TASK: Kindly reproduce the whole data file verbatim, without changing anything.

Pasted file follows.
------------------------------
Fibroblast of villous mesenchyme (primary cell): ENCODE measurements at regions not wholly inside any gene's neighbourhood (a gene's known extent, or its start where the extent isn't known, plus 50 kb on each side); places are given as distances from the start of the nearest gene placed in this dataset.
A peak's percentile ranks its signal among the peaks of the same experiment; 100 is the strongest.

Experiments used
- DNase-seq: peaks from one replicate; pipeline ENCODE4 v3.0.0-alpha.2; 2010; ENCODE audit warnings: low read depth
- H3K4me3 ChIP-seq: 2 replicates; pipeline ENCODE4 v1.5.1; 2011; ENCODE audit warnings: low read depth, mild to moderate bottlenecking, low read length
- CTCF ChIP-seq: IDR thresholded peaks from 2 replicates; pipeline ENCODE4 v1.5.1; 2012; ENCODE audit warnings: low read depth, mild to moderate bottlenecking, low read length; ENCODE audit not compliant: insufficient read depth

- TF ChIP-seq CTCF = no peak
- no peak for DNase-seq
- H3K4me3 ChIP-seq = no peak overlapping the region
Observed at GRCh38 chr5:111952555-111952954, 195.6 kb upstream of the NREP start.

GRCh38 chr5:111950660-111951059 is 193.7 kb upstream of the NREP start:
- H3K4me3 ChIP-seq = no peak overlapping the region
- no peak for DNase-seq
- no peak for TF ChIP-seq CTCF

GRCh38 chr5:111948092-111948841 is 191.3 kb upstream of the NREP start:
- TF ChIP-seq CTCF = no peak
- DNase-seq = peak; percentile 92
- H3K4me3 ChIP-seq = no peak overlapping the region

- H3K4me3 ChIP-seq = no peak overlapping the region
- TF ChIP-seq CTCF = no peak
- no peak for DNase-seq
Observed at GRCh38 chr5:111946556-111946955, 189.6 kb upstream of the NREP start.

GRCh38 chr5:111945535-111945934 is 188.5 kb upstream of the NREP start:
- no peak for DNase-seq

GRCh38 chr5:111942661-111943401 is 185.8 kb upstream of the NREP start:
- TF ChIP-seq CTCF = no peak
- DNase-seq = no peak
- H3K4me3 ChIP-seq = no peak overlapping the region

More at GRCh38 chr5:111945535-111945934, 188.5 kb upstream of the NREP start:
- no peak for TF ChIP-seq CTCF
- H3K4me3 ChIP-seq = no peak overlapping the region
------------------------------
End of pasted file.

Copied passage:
Fibroblast of villous mesenchyme (primary cell): ENCODE measurements at regions not wholly inside any gene's neighbourhood (a gene's known extent, or its start where the extent isn't known, plus 50 kb on each side); places are given as distances from the start of the nearest gene placed in this dataset.
A peak's percentile ranks its signal among the peaks of the same experiment; 100 is the strongest.

Experiments used
- DNase-seq: peaks from one replicate; pipeline ENCODE4 v3.0.0-alpha.2; 2010; ENCODE audit warnings: low read depth
- H3K4me3 ChIP-seq: 2 replicates; pipeline ENCODE4 v1.5.1; 2011; ENCODE audit warnings: low read depth, mild to moderate bottlenecking, low read length
- CTCF ChIP-seq: IDR thresholded peaks from 2 replicates; pipeline ENCODE4 v1.5.1; 2012; ENCODE audit warnings: low read depth, mild to moderate bottlenecking, low read length; ENCODE audit not compliant: insufficient read depth

- TF ChIP-seq CTCF = no peak
- no peak for DNase-seq
- H3K4me3 ChIP-seq = no peak overlapping the region
Observed at GRCh38 chr5:111952555-111952954, 195.6 kb upstream of the NREP start.

GRCh38 chr5:111950660-111951059 is 193.7 kb upstream of the NREP start:
- H3K4me3 ChIP-seq = no peak overlapping the region
- no peak for DNase-seq
- no peak for TF ChIP-seq CTCF

GRCh38 chr5:111948092-111948841 is 191.3 kb upstream of the NREP start:
- TF ChIP-seq CTCF = no peak
- DNase-seq = peak; percentile 92
- H3K4me3 ChIP-seq = no peak overlapping the region

- H3K4me3 ChIP-seq = no peak overlapping the region
- TF ChIP-seq CTCF = no peak
- no peak for DNase-seq
Observed at GRCh38 chr5:111946556-111946955, 189.6 kb upstream of the NREP start.

GRCh38 chr5:111945535-111945934 is 188.5 kb upstream of the NREP start:
- no peak for DNase-seq

GRCh38 chr5:111942661-111943401 is 185.8 kb upstream of the NREP start:
- TF ChIP-seq CTCF = no peak
- DNase-seq = no peak
- H3K4me3 ChIP-seq = no peak overlapping the region

More at GRCh38 chr5:111945535-111945934, 188.5 kb upstream of the NREP start:
- no peak for TF ChIP-seq CTCF
- H3K4me3 ChIP-seq = no peak overlapping the region